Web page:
But at the end of the day, it’s all about the software. We know the graphics won’t blow you away, but if the games are fun, all is forgiven. While Batman Arkham VR is fun, it’s a very short game. More titles are on the way, and for fans who like racing games, Drive Club VR is looking amazing.London Heist, which will need the Move controller, should be great fun too.
There’s plenty to keep gamers occupied for months, and more are on the way.
NOT TOO CLOSE FOR COMFORT
Both the Rift and the Vive are worn like goggles, with the straps coming around the sides near the ears. The PlayStation’s visor hangs down from a halo-like ring worn around the top of the head. The different seems minor at first, but the result is more evenly distributed weight and less pressure around the eyes. It could also make the headset feel more comfortable with glasses, though a colleague still had to deal with lenses fogging up.
The design also makes it easier to glance at a phone or find a drink. Just push a button to slide the visor out, without needing to go through the rigmarole of detaching the entire headpiece.
Still, the nausea-inducing issues with the other VR systems are present here, too. I don’t consider myself prone to motion sickness, but I can’t handle more than 30 minutes or so in VR at a time.
The Rift and the Vive have better screen resolution, while Sony’s system boosts more frames per second for smoother video. But don’t get bogged down on specs. The differences are negligible.
And the PlayStation VR preserves the social aspect of gaming. What you see inside the headset is replicated on a TV screen, so others in the same room can follow along. The Rift and the Vive can simulcast on a computer monitor – not quite the same as a big-screen TV.
Sony’s headset differs from other headsets in that the slots for eyes and the headband that holds the device in place are separate, making for a two-part adjustment process that allows for more variations.
The TV also can be used for multiplayer experiences, with the VR user battling players looking at the screen. Sony throws in “The Playroom VR” with a couple of fun examples of asymmetrical gameplay. Nothing like that is available yet for Rift or Vive.
The PlayStation VR fits better than the Oculus Rift and HTC Vive headsets too, especially for people who want to wear glasses along with the headset.
Another major departure from other VR headset is that there is no “VR interface” for the PlayStation VR, like the ones you’d find on the Gear VR. What you see once you turn the PS VR on is the same launch screen you’d see if you are playing the PS4 normally, displayed in a flat state in front of you. It’s not until you start a game does the graphic “surround” you and become an immersive VR experience. Navigation is done via the PS4 controller — which you surely have — or that PlayStation Move controller (which you’d have to buy separately). Most of the time, the PS4 controller is more than enough.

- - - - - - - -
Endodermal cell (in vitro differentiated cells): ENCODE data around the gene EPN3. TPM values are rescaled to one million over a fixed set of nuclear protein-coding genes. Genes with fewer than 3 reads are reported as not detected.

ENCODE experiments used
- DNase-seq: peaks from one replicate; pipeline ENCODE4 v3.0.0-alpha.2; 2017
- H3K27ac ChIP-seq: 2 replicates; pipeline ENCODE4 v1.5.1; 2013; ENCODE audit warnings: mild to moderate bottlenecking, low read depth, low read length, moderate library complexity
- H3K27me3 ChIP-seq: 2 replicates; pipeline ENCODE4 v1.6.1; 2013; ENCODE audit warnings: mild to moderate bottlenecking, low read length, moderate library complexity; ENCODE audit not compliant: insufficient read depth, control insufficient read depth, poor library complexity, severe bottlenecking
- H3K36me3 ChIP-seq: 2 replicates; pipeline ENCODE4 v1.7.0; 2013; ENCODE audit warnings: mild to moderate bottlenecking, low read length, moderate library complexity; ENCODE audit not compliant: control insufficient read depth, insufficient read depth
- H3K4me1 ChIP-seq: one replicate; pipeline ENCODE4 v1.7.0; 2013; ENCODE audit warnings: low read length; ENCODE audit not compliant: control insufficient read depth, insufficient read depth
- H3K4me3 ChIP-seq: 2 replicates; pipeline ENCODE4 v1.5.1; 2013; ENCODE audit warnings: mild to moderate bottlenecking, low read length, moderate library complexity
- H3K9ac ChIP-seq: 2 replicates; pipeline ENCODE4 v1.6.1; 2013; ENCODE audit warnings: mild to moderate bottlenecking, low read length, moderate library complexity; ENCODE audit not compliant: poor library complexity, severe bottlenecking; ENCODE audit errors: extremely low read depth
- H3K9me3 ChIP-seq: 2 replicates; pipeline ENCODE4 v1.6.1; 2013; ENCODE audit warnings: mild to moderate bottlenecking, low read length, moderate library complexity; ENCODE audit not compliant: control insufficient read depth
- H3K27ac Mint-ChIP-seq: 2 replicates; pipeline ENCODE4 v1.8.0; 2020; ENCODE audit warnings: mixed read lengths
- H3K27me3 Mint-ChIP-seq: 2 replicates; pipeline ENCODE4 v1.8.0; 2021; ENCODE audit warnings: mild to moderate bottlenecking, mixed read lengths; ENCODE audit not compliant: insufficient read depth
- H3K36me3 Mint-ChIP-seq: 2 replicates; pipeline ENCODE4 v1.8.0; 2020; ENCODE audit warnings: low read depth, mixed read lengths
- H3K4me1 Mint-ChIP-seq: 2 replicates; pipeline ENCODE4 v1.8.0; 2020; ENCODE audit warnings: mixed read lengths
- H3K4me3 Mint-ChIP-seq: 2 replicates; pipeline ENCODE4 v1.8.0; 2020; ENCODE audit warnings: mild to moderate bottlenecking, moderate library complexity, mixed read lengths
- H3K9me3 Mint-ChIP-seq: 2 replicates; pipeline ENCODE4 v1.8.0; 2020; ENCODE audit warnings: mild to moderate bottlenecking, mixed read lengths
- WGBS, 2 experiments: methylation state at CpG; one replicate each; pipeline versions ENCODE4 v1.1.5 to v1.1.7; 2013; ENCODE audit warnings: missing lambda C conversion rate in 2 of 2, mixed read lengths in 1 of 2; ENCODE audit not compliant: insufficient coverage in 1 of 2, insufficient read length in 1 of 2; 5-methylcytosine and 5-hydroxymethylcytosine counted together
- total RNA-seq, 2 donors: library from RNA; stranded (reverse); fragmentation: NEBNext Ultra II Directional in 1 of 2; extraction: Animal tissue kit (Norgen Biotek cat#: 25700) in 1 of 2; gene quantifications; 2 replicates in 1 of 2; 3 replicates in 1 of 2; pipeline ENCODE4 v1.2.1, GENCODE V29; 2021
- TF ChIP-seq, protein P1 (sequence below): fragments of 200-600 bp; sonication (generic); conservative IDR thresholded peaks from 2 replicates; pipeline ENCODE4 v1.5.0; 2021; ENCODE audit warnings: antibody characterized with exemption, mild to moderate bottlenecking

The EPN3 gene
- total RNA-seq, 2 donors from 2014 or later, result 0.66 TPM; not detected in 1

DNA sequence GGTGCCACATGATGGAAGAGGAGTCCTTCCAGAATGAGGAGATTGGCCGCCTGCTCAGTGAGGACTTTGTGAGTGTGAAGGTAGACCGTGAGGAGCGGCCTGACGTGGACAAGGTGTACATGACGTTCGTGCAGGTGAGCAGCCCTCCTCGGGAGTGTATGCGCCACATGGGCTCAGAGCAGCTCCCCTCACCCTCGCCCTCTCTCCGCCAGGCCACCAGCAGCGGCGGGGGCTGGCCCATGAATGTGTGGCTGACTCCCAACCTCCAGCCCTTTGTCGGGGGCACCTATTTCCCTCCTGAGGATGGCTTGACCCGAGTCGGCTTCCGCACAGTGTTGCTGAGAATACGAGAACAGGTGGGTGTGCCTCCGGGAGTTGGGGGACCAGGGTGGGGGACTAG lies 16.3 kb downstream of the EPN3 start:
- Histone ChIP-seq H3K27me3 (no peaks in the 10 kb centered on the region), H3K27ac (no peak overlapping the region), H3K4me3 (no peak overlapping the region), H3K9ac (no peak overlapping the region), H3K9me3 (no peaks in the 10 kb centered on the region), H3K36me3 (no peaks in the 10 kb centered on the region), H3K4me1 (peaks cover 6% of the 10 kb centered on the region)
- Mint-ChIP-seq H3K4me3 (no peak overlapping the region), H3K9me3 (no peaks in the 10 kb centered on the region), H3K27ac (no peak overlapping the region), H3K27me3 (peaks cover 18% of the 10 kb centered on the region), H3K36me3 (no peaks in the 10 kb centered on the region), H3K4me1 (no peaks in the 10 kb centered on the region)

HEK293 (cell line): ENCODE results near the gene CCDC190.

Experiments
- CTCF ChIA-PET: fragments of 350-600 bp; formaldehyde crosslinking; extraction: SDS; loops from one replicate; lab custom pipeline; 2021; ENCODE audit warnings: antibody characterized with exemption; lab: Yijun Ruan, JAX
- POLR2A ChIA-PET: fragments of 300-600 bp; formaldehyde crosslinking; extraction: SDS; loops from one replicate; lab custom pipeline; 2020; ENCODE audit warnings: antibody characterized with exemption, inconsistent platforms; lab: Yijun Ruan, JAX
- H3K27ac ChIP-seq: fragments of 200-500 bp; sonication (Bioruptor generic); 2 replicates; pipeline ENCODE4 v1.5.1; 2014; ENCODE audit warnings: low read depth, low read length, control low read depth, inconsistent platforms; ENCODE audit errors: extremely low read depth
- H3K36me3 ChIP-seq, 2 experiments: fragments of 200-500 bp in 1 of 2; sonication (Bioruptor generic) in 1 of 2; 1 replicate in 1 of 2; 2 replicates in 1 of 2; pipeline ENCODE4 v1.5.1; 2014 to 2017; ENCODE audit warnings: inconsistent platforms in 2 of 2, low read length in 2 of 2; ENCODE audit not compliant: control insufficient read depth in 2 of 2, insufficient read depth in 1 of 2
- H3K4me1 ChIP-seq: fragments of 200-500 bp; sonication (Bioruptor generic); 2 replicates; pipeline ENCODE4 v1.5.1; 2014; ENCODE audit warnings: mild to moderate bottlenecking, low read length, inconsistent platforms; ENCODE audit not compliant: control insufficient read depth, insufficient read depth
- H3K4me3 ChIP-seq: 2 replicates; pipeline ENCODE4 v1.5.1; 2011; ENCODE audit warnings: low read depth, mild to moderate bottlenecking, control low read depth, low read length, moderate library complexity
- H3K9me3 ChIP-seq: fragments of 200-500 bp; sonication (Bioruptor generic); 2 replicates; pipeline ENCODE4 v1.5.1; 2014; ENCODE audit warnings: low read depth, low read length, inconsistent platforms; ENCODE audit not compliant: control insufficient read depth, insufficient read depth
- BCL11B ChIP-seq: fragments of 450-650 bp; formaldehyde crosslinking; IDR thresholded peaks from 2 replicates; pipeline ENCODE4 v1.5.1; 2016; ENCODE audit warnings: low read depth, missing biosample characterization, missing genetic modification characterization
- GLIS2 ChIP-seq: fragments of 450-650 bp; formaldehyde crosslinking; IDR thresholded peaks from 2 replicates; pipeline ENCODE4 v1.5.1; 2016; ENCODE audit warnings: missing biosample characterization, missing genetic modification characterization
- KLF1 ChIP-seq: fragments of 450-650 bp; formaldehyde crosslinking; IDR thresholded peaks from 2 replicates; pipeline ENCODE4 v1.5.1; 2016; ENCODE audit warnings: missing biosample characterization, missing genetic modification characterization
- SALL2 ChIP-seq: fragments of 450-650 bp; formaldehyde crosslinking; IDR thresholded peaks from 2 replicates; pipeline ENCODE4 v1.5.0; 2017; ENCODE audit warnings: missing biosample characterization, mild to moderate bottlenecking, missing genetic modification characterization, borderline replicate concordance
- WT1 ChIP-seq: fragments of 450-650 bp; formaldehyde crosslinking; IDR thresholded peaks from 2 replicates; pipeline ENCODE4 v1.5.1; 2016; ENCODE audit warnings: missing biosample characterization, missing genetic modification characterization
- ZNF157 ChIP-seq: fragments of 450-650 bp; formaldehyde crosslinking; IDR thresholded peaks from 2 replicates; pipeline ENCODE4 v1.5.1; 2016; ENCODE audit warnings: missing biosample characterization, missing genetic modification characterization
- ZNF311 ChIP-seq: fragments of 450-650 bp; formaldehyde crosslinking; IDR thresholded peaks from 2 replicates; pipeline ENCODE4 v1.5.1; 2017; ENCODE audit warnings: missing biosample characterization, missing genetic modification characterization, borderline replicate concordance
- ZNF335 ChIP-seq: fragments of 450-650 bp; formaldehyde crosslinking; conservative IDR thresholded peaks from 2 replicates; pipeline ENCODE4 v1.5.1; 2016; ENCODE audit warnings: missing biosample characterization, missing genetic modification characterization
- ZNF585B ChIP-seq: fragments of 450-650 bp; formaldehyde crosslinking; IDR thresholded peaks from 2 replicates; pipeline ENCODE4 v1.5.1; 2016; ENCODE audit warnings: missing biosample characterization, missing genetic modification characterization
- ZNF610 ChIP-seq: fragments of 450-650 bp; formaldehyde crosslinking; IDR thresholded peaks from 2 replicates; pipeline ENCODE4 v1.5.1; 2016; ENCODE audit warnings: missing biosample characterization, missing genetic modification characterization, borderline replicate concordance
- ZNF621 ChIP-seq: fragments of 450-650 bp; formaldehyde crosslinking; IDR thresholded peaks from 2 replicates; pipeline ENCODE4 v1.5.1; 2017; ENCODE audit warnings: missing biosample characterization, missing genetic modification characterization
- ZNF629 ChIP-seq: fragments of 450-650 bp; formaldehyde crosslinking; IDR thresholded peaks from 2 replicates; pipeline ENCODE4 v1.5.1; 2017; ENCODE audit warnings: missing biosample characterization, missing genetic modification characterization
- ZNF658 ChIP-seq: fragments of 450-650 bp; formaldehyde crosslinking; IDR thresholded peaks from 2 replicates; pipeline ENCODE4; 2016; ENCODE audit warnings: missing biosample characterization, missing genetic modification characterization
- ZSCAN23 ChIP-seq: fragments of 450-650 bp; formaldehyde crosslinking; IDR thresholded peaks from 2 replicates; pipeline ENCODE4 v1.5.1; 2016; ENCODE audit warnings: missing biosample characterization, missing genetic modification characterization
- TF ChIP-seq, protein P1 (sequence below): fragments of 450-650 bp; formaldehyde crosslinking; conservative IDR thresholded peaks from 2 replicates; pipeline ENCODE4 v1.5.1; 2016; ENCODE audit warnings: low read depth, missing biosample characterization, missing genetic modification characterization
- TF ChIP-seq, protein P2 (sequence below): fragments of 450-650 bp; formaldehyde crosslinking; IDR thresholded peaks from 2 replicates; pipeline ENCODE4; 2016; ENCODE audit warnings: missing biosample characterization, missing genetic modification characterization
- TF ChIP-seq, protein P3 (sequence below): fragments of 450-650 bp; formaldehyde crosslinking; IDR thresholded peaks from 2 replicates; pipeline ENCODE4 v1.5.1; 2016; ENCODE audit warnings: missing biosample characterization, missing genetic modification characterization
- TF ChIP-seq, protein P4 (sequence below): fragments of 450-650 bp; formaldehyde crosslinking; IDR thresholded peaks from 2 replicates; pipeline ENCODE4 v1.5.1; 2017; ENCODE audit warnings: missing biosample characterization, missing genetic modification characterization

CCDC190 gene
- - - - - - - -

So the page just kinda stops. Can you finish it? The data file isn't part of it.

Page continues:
You can dodge obstacles in a street luge game by moving your head, or use an on-screen rendition of standard DualShock 4 controllers in the spatial puzzler “Super Hypercube.” The best games, though, use the wand-like Move motion controllers, with light-emitting bulbs positioned above a trigger and other buttons. These controllers aren’t as sleek as Vive or Rift remotes, but they get the job done of mimicking hands in virtual space.
The Vive offers the most immersive experience given that it uses two sensors mounted on opposite corners of a room. But I was pleasantly surprised by the accuracy of the PlayStation camera. I was able to fluidly execute a 180-degree spin as the Dark Knight in “Batman: Arkham VR.”
The Sony system is also way easier to install. You just plug it into the PS4.
A NEW REALITY
Despite all its strides, PlayStation VR won’t be for everyone . Besides gawking at the whimsical animated VR movie “Allumette” or streaming Netflix on a virtual screen that looks way bigger than your actual TV, there’s little available for non-gaming fans. That’s a limitation with the Rift and the Vive, too.
Even most average gamers won’t need the PlayStation VR. The available experiences aren’t on par with what gamers have come to expect from countless hours of “Grand Theft Auto” or “Call of Duty.”
But for anyone who’s been excited about the lofty promises of VR, Sony has delivered a worthy wired experience that’s comfortable for both your noggin and your wallet.
At the end of the day, none of these VR headsets have the tech ready yet to pump out truly seamless, immersive, and life-like content. Let’s not talk 1080p, even Samsung’s quad HD display on the Gear VR isn’t “clear” enough for VR — you still see pixels and blurry shots. The Oculus Rift and HTC Vive offer 2160 x 1200 resolution, but it likely won’t be enough.
Low resolution aside though, the PS VR does a fine job in pumping out the image otherwise. With nine tracking positional-tracking LEDs that Sony says has a latency of only 18 milliseconds, and a 120HZ refresh rate, the graphics mostly run smooth without the jittery-ness of cheaper VR headsets.